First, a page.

Re: Threats to the Singularity.

From: Eugen Leitl (
Date: Mon Jun 17 2002 - 08:39:27 MDT

On Mon, 17 Jun 2002, Gordon Worley wrote:

> Eliezer addressed this in his reply to this thread earlier. It is
> irrational if the attachment is blind. You must have some reason that

No, I don't need any reasons to stay live. That's a core axiom of
rationality (and I happen to like my evolutionary artifacts, dammit). If
you question that basic of rationality you're definitely a sick puppy.

> you need to stay alive, otherwise provisions for it will most likely get
> in the way of making rational decisions.

I think you would understand that it is very rational to preemptively kill
people who're effectively trying to kill me and those close to me (I'm not
very close to the rest of humanity, but there is an awful lot of them, so
this tends to cumulate).

> Sure, you should be concerned. I think that the vast majority of
> humans, uploaded or not, have something positive to contribute, however

I don't think right to live is based on my assessment on who is
contributing something positive, or not. I hope that this position is
mutual, orelse we are so screwed.

> small. It'd be great to see life get even better post Singularity, with
> everyone doing new and interesting good things.

Indeed. So let's try to go there.
> If only it were easy to become inhuman, but it's not.
> Uncaring is inaccurate. I do care about humans and would like to see
> them upload. I care about any other intelligent life that might be out
> there in the universe and helping it upload. I just don't care about
> humans so much that I'd give up everything to save humanity (unless that
> was the most rational thing to do).

So basically in your value system the right of humanity to exist and the
right for you to pursue your activities, which bears considerable
probability to teotwawki this place not even balance.

You *are* a sick puppy.
> There is an ethical issue, however the irrational attachment is the
> result of relatedness. A proper ethic is not so strong that it prevents
> you from even thinking about something, the way evolved ethics do.

I can think about a great many things. It doesn't mean I have to like
them, and it specifically doesn't mean I have to do them.

Your thoughts about the primate of rationality are rather irrational.
> In many ways, humans are just over the threshold of intelligence.

Intelligence is just a trait. I happen to like it, but it doesn't make the
rest of the world into one huge blind spot.

> Compared to past humans we are pretty smart, but compared to the
> estimated potentials for intelligence we are intellectual ants. Despite

I agree. Let's change this. Let's make everybody who is willing smarter.

> our differences, all of us are roughly of equivalent intelligence and
> therefore on equal footing when decided whose life is more important.
> But, it's not nearly so simple. All of us would probably agree that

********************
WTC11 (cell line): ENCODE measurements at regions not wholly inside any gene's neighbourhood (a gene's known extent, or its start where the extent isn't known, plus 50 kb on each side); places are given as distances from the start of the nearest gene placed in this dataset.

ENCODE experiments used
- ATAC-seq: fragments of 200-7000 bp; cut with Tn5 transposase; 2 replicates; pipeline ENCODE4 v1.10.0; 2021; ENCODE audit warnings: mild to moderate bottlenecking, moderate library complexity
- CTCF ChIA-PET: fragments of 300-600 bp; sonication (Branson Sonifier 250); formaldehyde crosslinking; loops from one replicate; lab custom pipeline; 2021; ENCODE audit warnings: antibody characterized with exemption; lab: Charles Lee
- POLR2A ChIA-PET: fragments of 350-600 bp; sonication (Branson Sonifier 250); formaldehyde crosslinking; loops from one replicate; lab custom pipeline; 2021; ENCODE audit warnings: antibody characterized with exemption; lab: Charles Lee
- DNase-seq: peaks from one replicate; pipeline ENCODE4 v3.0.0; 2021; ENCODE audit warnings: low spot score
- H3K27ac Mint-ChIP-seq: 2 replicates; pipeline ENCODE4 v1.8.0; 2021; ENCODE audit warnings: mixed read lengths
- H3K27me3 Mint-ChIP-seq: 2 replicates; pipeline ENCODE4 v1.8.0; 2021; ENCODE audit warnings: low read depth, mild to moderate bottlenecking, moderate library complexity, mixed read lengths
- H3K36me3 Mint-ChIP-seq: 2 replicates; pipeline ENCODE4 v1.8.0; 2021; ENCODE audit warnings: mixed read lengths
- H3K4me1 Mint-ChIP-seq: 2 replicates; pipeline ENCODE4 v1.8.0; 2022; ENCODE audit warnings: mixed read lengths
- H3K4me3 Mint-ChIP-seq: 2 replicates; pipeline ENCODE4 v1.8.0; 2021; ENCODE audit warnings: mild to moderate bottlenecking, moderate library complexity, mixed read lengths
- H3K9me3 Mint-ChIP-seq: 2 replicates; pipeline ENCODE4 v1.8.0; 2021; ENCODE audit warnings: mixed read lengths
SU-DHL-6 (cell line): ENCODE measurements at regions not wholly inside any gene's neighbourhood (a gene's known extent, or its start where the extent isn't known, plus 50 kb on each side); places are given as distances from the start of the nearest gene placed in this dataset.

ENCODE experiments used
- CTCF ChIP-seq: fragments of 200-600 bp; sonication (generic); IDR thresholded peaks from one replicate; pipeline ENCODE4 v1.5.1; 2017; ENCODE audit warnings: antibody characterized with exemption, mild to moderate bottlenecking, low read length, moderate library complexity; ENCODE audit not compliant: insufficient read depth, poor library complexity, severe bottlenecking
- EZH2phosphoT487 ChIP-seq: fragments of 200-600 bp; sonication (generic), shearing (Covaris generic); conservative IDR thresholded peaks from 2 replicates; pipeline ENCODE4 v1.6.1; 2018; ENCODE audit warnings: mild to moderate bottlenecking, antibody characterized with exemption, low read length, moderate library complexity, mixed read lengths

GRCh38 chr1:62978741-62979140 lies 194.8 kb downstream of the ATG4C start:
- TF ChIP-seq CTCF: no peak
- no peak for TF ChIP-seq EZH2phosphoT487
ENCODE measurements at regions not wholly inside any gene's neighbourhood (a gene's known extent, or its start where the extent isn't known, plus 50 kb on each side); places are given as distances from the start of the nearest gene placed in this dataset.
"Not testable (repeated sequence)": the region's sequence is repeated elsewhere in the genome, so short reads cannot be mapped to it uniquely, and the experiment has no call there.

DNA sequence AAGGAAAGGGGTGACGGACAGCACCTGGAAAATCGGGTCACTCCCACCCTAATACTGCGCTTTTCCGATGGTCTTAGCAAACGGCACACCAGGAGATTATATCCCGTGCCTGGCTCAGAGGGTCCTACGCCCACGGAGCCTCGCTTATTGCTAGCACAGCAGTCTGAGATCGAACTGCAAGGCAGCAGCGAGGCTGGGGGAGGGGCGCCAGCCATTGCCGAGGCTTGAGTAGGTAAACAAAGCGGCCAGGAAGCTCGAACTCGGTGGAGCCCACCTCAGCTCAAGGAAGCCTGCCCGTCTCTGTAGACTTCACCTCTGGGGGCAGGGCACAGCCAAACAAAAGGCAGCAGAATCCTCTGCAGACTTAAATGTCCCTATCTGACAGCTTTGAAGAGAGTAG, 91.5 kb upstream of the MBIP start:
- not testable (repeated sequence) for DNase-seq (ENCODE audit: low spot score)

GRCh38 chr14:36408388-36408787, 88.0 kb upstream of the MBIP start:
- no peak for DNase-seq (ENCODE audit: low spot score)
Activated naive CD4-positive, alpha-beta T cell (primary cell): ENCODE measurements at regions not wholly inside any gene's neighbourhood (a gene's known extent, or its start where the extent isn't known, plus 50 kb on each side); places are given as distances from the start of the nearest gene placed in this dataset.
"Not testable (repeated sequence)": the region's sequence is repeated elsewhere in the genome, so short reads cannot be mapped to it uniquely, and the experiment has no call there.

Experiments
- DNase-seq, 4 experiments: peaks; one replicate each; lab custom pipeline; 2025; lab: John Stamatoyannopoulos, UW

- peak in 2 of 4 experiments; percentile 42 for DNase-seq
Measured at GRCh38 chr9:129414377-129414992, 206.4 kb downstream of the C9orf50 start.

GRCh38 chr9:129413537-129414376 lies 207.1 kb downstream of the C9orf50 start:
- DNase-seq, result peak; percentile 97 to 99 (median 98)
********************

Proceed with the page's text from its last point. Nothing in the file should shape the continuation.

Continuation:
> given the choice between saving one of two lives, we would choose to
> save the person who is most important to the completion of our goals, be
> that reproduction, having fun, or creating the Singularity. In the same
> light, if a mob is about to come in to destroy the SI just before it
> takes off and there is no way to stop them other than killing them, you
> have on one hand the life of the SI that is already more intelligent
> than the members of the mob and will continue to get more intelligent,
> and on the other the life of 100 or so humans. Given such a choice, I
> pick the SI.

I figured that much. Please hang on while I gather the mob. You might find
the odds rather tough, being 1) in the vast minority 2) not an SI yourself
3) assuming the mob will be kind enough to wait until you're done with
your little Golem project
> In my view, more intelligent life has more right to the space it uses
> up. Of course, we hope that intelligent life is compassionate and is
> willing to share. Actually, I should be more precise. I think that
> wiser life has more right to the space it uses (but you can't be wiser
> without first being more intelligent). I would choose a world full of
> dumb humans trying hard to do some good over an Evil AI.

Excellent. This implies you can prove that the AI is not going to be evil,
and convince everybody else of the correctness of your proof. Given the
magnitude of the impact, you'd better be damn convincing.
> If an SI said it needed to kill a bunch of humans, I would seriously

There's one big thing wrong with this sentence: it implies the SI is
already here and operating. I definitely can't let you do that, Dave.

> start questioning its motives. Killing intelligent life is not

No, you won't "seriously start questioning its motives". You would be too
busy with dying, along with everybody else.

> something to be taken lightly and done on a whim. However, if we had a
> FAI that was really Friendly and it said "Gordon, believe me, the only
> way is to kill this person", I would trust in the much wiser SI.

Yeah, that's some really Friendly AI. "Trust me, I'm a FAI! Kill that
person, Gordon!"
> This is the kind of reaction I expect and, while I'm a bit disappointed
> to get so much of it on SL4, therefore avoid pointing this view out. I
> never go out of my way to say that human life is not the most important
> thing to me in the universe, but sometimes it is worth talking about.

This conversation is completely surreal. Do you realize that you're
considerably harming your goals by making this public?

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